This morning, California Gov. Gavin Newsom issued an Executive Order that allows a California employer that is conducting layoffs due to the COVID-19 pandemic to use the newly-created “unforeseen business circumstances” exception to the state’s WARN Act requirements.
More specifically, the order indicates that:
- Mass layoffs, relocations or closures fall under the newly-created “unforeseen business circumstances” exception to the law, but California employers must still provide notice under the WARN Act requirement as soon as practicable (even if less than 60 days).
- The content of the notice must include all of the information already required by the California WARN Act and, further, that the mass layoff, relocation or termination/closure is caused by COVID-19-related “business circumstances that were not reasonably foreseeable as of the time that notice would have been required.”
- The notice must state that “If you have lost your job or been laid off temporarily, you may be eligible for Unemployment Insurance (UI). More information on UI and other resources available for workers is available at labor.ca.gov/coronavirus2019.”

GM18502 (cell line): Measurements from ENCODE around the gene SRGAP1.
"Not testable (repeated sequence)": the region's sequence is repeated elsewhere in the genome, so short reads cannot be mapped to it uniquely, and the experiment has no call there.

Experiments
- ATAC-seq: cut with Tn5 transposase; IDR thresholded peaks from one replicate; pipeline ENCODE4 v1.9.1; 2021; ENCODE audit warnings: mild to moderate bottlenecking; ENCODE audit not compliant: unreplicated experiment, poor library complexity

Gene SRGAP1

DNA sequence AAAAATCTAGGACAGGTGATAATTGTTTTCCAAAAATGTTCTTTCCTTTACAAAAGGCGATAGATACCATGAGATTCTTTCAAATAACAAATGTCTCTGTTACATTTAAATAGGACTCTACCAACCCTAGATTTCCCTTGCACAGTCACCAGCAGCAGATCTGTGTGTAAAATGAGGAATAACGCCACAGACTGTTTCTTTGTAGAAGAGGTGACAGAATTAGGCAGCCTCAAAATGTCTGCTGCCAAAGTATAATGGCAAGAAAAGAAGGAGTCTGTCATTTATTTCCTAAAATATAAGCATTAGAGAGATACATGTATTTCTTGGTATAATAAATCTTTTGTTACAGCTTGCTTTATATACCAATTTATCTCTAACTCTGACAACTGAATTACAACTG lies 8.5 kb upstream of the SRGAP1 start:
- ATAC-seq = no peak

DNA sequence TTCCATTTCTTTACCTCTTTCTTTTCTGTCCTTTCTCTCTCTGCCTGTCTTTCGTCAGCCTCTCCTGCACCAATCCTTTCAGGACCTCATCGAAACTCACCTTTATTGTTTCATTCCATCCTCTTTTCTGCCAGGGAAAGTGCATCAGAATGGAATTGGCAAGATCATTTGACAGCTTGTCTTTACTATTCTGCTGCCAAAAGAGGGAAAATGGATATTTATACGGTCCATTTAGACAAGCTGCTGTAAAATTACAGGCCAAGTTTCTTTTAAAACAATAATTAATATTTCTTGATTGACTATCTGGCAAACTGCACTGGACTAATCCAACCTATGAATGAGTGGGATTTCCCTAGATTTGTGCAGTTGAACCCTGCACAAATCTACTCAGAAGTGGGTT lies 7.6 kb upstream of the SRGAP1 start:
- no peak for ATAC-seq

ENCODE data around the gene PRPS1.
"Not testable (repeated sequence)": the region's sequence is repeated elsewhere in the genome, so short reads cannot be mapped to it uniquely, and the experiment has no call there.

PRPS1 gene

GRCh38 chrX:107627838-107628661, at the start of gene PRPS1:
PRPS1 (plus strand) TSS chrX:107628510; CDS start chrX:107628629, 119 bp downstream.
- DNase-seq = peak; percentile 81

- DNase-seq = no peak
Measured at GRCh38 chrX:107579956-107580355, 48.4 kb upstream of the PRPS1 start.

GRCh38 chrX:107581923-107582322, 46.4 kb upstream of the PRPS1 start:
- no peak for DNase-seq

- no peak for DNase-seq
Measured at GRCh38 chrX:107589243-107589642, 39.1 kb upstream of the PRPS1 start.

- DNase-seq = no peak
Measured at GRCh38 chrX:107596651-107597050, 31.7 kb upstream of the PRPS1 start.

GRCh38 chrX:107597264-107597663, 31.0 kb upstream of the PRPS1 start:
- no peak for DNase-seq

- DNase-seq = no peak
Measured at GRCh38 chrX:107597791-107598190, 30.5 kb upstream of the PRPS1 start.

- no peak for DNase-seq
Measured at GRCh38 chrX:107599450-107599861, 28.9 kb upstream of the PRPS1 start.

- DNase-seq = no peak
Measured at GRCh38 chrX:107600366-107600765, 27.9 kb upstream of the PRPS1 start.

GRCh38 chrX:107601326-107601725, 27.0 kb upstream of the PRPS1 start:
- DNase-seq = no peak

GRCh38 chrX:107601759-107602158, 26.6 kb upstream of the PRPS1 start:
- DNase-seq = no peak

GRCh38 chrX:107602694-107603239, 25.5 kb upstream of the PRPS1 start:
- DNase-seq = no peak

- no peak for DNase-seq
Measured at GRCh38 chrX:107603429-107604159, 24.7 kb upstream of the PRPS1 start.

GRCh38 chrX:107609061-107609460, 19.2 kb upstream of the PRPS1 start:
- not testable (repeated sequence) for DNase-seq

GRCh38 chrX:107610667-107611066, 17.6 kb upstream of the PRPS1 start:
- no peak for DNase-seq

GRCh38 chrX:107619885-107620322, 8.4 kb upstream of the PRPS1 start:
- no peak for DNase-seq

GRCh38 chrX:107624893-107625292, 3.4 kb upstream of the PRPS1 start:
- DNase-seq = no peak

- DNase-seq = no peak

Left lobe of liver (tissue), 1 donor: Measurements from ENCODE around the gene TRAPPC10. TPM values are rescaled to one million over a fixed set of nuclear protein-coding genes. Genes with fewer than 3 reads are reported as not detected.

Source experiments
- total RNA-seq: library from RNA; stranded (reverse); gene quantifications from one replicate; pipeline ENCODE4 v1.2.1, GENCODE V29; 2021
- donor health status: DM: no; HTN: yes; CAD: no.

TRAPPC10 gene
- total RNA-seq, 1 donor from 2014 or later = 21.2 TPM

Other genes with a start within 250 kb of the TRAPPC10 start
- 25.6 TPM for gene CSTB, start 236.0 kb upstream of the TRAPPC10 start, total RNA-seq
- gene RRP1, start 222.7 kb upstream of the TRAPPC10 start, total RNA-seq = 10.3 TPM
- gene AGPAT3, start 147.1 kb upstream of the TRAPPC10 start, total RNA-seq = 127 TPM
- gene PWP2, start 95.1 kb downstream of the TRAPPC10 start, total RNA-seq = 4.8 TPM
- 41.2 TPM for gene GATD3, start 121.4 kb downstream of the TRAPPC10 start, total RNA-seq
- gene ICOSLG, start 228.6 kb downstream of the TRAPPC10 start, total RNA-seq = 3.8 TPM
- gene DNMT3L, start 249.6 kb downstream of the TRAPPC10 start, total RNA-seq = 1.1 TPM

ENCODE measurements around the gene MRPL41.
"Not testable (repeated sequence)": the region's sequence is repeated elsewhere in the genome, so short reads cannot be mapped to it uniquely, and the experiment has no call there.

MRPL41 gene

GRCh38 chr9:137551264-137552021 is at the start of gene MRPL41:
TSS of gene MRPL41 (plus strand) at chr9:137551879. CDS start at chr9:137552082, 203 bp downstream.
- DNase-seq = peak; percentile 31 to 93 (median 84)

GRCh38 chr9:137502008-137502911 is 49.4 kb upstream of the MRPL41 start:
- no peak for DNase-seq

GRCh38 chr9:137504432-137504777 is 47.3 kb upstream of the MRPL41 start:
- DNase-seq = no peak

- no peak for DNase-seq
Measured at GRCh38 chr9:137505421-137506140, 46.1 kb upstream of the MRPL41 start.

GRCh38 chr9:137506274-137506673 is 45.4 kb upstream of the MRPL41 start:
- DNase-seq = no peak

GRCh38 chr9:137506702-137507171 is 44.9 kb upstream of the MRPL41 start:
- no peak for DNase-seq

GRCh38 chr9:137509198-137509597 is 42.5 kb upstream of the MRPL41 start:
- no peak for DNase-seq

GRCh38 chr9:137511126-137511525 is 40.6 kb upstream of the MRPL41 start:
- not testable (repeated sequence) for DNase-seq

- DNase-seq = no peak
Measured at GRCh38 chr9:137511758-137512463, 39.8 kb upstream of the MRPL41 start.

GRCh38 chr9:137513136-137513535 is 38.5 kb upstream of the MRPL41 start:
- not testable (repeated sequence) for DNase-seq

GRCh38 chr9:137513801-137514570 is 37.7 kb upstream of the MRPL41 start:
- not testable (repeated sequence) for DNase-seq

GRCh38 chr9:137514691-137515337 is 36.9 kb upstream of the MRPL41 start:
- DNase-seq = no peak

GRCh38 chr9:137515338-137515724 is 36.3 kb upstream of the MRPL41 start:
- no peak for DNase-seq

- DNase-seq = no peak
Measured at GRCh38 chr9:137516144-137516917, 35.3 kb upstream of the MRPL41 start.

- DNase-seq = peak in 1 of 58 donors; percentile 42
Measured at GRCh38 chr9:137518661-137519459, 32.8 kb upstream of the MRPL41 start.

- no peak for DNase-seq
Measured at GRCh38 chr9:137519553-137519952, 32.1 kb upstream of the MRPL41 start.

The governor’s order has been issued as a result of the large number of employers that have had to close rapidly without providing their employees advance notice as otherwise required by California because of the need to prevent or mitigate the spread of COVID-19. Please note, based on a 2017 California court of appeal opinion, California WARN notice is required even in the case of temporary mass layoffs (e.g., mass layoffs that span a period of under 6 months). See International Bhd. of Boilermakers, et al. v. NASSCO Holdings Inc., 17 Cal. App. 5th 1105 (2017).
Finally, by March 23, 2020 the state’s Labor and Workforce Development will provide guidance to the public as to how the Order will be implemented.